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      How ocean pH variability may shape pH sensitivities of marine organisms was investigated for sea urchin fertilization. Of three coastal locations with similar mean pH, but different pH variability exposures, urchins from the site with the narrowest pH variability exposures exhibited a greater pH sensitivity in fertilization dynamics compared to urchins from the sites with wider pH exposures. These results indicate that coastal ocean pH variability may influence how this species will respond to pH changes associated with future ocean acidification.

    6. You have full text access to this OnlineOpen article
      Lifetime fitness consequences of early-life ecological hardship in a wild mammal population

      Harry H. Marshall, Emma I. K. Vitikainen, Francis Mwanguhya, Robert Businge, Solomon Kyabulima, Michelle C. Hares, Emma Inzani, Gladys Kalema-Zikusoka, Kenneth Mwesige, Hazel J. Nichols, Jennifer L. Sanderson, Faye J. Thompson and Michael A. Cant

      Version of Record online: 12 FEB 2017 | DOI: 10.1002/ece3.2747

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      The mean and variability of early-life ecological conditions may have differing effects on life-history trade-offs and can have sex-specific effects. Male banded mongooses born in better early-life conditions invested more in reproduction but lived shorter lives, that is, “live-fast, die-young”; however, males born in more variable conditions lived longer and had greater reproductive success. We found no such effects in females.

  2. Original Research

    1. You have full text access to this OnlineOpen article
      Ecological speciation by temporal isolation in a population of the stonefly Leuctra hippopus (Plecoptera, Leuctridae)

      Louis Boumans, Silje Hogner, John Brittain and Arild Johnsen

      Version of Record online: 10 FEB 2017 | DOI: 10.1002/ece3.2638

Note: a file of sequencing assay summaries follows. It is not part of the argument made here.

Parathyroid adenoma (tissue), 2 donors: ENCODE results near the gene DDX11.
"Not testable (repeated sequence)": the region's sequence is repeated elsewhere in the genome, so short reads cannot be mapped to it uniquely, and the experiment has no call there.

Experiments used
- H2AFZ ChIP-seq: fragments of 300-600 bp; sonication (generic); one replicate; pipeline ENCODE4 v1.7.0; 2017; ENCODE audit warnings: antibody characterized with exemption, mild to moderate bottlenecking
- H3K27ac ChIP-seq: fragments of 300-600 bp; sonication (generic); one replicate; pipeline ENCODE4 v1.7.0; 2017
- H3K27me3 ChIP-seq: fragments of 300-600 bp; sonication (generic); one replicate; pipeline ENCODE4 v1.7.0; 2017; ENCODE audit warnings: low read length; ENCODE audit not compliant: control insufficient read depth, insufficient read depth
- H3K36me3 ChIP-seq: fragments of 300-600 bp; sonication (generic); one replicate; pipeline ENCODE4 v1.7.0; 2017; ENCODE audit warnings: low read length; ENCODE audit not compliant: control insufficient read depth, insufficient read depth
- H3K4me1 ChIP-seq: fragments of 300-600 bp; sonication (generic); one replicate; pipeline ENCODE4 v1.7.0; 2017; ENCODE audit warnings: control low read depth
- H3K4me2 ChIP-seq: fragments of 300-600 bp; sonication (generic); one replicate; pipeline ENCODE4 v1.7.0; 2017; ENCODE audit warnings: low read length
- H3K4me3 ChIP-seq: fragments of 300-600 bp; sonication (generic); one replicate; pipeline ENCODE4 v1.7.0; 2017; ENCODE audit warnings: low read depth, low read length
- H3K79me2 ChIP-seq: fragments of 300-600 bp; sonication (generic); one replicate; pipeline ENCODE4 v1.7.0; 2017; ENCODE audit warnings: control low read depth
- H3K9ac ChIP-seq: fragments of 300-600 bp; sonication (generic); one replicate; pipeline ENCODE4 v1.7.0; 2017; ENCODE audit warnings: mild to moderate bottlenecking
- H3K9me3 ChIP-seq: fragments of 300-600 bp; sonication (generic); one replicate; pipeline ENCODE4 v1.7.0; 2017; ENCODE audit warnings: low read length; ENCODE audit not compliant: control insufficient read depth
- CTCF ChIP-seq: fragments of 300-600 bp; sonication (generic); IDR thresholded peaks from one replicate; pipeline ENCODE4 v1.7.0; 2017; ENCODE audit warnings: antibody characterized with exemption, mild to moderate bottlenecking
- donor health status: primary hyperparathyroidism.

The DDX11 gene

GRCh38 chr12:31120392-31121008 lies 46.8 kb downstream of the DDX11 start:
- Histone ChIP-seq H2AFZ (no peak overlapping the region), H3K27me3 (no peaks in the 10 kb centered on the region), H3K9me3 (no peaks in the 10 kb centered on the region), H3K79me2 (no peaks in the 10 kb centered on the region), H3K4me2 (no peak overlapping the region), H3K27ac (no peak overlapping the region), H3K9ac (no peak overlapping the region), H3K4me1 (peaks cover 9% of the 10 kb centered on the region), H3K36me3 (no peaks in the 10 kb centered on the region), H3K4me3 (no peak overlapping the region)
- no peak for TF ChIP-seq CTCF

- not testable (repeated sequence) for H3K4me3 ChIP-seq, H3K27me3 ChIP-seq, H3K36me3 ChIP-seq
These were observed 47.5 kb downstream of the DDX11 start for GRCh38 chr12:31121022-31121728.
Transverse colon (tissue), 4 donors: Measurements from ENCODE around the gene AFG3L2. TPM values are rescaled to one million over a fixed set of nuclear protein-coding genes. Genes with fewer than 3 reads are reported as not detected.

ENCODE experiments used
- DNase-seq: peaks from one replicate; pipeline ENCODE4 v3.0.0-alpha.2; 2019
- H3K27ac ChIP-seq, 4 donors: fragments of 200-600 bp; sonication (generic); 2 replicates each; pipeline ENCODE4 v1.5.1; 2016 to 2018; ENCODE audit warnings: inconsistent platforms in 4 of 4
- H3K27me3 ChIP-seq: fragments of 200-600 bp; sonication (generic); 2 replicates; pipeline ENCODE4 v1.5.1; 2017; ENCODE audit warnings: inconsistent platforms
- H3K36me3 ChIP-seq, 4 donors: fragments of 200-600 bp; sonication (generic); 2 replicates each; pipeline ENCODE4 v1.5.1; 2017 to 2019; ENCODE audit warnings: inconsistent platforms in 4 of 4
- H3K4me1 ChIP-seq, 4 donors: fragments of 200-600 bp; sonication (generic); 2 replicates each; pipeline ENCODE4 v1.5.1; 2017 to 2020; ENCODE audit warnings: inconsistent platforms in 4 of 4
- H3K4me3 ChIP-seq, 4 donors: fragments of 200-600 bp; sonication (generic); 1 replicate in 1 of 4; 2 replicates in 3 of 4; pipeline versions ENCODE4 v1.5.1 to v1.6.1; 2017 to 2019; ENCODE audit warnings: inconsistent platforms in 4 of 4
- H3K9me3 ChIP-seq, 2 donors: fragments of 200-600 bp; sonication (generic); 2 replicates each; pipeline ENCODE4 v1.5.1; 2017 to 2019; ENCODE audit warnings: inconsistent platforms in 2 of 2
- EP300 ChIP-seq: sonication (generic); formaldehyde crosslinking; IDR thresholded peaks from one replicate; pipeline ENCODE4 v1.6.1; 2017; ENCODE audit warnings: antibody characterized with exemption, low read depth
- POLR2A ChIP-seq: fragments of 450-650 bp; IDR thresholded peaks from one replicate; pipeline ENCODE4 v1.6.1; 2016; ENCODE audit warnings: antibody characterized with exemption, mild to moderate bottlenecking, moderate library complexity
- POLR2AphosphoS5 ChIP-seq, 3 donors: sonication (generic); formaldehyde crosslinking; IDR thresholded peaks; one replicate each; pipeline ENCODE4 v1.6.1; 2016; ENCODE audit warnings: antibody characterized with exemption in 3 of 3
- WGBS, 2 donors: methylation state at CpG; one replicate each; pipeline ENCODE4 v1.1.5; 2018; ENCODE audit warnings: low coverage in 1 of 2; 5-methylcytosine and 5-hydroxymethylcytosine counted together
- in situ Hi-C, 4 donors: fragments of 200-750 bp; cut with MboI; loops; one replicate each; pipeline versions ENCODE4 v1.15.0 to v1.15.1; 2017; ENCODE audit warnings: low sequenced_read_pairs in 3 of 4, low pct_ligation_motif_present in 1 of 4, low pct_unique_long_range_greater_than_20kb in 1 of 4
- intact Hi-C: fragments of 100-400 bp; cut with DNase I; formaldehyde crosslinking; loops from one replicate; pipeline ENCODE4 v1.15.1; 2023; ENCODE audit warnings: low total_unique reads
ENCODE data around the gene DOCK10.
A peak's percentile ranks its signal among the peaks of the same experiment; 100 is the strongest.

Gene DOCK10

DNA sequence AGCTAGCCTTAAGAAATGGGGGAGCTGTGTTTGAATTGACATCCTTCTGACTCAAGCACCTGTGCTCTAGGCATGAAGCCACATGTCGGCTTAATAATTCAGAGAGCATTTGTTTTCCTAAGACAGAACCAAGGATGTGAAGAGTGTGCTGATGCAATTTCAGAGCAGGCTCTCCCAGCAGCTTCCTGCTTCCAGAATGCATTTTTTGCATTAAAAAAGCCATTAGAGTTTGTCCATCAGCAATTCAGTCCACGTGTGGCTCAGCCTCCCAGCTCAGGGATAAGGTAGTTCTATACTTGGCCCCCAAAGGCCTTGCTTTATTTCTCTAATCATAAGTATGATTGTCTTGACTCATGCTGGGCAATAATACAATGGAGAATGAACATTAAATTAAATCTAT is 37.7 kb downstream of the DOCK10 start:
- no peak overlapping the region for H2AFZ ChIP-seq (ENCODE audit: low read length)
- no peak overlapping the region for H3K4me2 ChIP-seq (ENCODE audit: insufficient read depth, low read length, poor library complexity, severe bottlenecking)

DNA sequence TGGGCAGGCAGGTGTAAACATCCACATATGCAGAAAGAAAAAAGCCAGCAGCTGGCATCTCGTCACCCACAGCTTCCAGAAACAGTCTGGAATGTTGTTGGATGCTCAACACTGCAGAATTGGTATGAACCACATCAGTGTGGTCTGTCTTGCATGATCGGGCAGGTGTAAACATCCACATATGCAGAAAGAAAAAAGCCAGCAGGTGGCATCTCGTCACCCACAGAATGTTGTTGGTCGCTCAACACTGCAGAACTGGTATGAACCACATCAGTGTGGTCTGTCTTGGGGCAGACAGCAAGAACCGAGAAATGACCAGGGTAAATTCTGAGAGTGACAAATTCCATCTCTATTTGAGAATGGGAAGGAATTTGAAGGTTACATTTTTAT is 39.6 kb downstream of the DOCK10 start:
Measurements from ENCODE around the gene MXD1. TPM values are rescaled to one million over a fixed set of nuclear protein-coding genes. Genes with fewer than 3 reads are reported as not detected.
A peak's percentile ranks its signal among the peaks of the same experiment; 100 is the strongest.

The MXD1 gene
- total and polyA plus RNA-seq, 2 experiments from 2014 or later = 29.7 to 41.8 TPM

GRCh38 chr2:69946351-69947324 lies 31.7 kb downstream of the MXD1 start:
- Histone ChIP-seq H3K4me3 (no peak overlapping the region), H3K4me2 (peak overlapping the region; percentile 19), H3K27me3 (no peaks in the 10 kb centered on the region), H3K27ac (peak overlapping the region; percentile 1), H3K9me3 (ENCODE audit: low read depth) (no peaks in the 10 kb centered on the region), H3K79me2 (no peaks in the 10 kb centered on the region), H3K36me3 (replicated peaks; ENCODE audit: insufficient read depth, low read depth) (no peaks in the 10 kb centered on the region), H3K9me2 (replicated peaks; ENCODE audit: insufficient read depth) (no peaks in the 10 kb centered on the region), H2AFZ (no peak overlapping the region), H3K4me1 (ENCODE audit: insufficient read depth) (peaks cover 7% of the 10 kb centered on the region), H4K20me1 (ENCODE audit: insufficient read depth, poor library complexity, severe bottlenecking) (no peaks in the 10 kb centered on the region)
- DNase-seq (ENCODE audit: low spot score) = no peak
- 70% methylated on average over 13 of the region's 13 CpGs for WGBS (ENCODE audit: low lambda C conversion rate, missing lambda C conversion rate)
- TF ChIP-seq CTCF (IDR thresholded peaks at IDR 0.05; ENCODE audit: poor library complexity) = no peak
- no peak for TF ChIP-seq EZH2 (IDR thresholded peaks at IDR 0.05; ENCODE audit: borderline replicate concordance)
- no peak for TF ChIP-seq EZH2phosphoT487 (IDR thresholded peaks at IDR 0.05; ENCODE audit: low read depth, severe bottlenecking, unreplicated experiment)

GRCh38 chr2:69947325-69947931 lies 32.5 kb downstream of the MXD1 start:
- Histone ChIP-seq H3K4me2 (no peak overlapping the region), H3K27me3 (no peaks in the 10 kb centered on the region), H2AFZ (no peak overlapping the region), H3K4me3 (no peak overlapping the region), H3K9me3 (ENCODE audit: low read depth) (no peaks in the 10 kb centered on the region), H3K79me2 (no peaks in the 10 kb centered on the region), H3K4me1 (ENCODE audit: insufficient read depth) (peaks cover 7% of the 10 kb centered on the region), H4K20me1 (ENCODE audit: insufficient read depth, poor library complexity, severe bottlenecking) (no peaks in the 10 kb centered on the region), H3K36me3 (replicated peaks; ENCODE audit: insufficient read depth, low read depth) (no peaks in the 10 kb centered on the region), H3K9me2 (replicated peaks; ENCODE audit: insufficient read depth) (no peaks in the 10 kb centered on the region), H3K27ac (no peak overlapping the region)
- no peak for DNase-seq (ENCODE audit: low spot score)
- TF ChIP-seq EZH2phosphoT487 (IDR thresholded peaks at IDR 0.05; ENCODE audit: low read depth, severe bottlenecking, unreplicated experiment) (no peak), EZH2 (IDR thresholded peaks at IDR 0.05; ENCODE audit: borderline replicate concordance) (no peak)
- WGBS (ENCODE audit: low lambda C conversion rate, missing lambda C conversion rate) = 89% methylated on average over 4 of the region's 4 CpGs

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      Speciation by temporal isolation is theoretically expected to play a role in aquatic insects with a short, synchronized adult life stage, but has been very little documented so far. Our study uses convergent results of AFLP and RAD-based SNP analyses to show that a stonefly population that emerges 1 month earlier than nearby conspecific populations is indeed genetically homogeneous and divergent. The temporal isolation is linked to the flooding of this population's habitat in spring, which necessitates an early completion of the adult stage.

  3. ORIGINAL RESEARCH

    1. You have full text access to this OnlineOpen article
      Revisiting the phylogeny of Wolbachia in Collembola

      Yao Ma, Wan-Jun Chen, Zhao-Hui Li, Feng Zhang, Yan Gao and Yun-Xia Luan

      Version of Record online: 10 FEB 2017 | DOI: 10.1002/ece3.2738

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      This is the first report on Wolbachia infection in collembolan species sampled in China, covering the symbionts of neelipleonan species for which phylogenetic position has not been determined yet. With the Wolbachia multilocus sequence typing (MLST) system, all the five Wolbachia strains newly recovered from parthenogenetic collembolans were assigned to supergroup E as a unique clade, supporting the monophyletic origin of Wolbachia in parthenogenetic collembolan species. Moreover, our data revealed the discrepancy between the phylogenies of Wolbachia and parthenogenetic collembolans, which may result from the high level of genetic divergence between collembolan Wolbachia, in association with the geographic differentiation of their hosts or the possible horizontal transmission of Wolbachia between different collembolan species.

    2. You have full text access to this OnlineOpen article
      Plant structural complexity and mechanical defenses mediate predator–prey interactions in an odonate–bird system

      Patrick Grof-Tisza, Eric LoPresti, Sacha K. Heath and Richard Karban

      Version of Record online: 10 FEB 2017 | DOI: 10.1002/ece3.2705

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      We investigated refuge provisioning by two plant traits, mechanical defenses, and structural complexity, for dragonfly and damselfly nymphs emerging from water bodies to molt into their adult stage. To disentangle the relative effects of these two potentially important functional traits on nymph emergence-site preference and survival, we conducted two fully crossed factorial manipulative field experiments using artificial plants. Results from these experiments were consistent with an observational study, where more exuviae—a proxy for a successful molting event—were found on plants with high structural complexity and mechanical defenses.

  4. Original Research